Safety Concerns

Women who should not take hormone therapy include those with the following conditions:

Perimenopause: Rocky Road To Menopause

What are the signs of perimenopause? You’re in your 40s, you wake up in a sweat at night, and your periods are erratic and often accompanied by heavy bleeding: Chances are, you’re going through perimenopause. Many women experience an array of symptoms as their hormones shift during the months or years leading up to menopause that is, the natural end of menstruation. Menopause is a point in time, but perimenopause is an extended transitional state. It’s also sometimes referred to as the menopausal transition, although technically, the transition ends 12 months earlier than perimenopause .

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Why The Menstrual Cycle Stops

Causes of absent menstruation Natural causes most likely to cause amenorrhea include pregnancy, breast-feeding, and menopause. Lifestyle factors may include excessive exercise and stress. Also, having too little body fat or too much body fat may also delay or stop menstruation. Hormonal imbalances may cause amenorrhea.

Sleep Problems And Mood Swings


Try these options to avoid sleep problems:

  • Avoid large meals, smoking, coffee, or caffeine after noon.
  • Avoid napping during the day.
  • Avoid exercise or alcohol close to bedtime.
  • Drink warm milk or warm caffeine-free tea before bed.
  • Sleep in a dark, quiet, and cool room.
  • Treat hot flashes to improve sleep.

Easing stress, eating right, and staying physically active can help with mood swings and sleeping problems. Your doctor may also prescribe medication to help with mood swings.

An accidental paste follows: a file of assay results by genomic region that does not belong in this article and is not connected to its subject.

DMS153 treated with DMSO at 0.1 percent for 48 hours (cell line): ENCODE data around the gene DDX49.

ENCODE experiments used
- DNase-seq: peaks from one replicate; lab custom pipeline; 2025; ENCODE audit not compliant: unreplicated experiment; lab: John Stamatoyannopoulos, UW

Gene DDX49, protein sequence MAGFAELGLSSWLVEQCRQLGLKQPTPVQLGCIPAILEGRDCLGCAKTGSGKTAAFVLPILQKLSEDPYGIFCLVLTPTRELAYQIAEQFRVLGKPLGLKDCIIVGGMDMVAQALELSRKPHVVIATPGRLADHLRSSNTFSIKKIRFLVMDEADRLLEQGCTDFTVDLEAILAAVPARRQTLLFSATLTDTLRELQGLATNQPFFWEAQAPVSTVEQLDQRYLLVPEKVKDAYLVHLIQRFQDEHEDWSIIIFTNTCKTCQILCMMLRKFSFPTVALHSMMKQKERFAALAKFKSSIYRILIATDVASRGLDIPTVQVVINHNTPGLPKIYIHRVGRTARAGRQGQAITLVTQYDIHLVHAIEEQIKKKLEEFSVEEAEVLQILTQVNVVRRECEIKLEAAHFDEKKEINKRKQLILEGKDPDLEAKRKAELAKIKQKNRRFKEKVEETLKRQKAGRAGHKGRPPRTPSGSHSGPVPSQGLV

You should talk to your doctor about managing your symptoms and to rule out other conditions that may be causing your symptoms, like depression or asthma. Its also helpful to join a support group for women in menopause so you have a safe place to share your concerns and issues.

Your doctor may also prescribe menopausal hormone therapy to help treat your symptoms. MHT can ease:

  • hot flashes

Studies show that women who take MHT are at an increased risk of heart attack, stroke, and blood clots. The risks are similar for women using contraceptive pills, patches, and rings. However, women taking MHT are older, and the risks increase with age.

Many women cant take MHT because of a previous illness such as cancer or because they take other medications.

Additional research found that the risk of getting breast cancer can increase with five or more years of continuous MHT use .

Women who have had their uterus removed will use estrogen-only therapy.

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How To Practice Self

It is vital to take care of your mental and physical health during menopause, which can be a difficult time. Eating well, regular exercise, and practicing self-care can help increase your quality of life.

Sometimes it takes more than self-care. Dont be afraid to talk to your healthcare provider if you are having trouble coping with the demands of daily life. They may be able to offer treatments and coping strategies to ease you through the transitional period.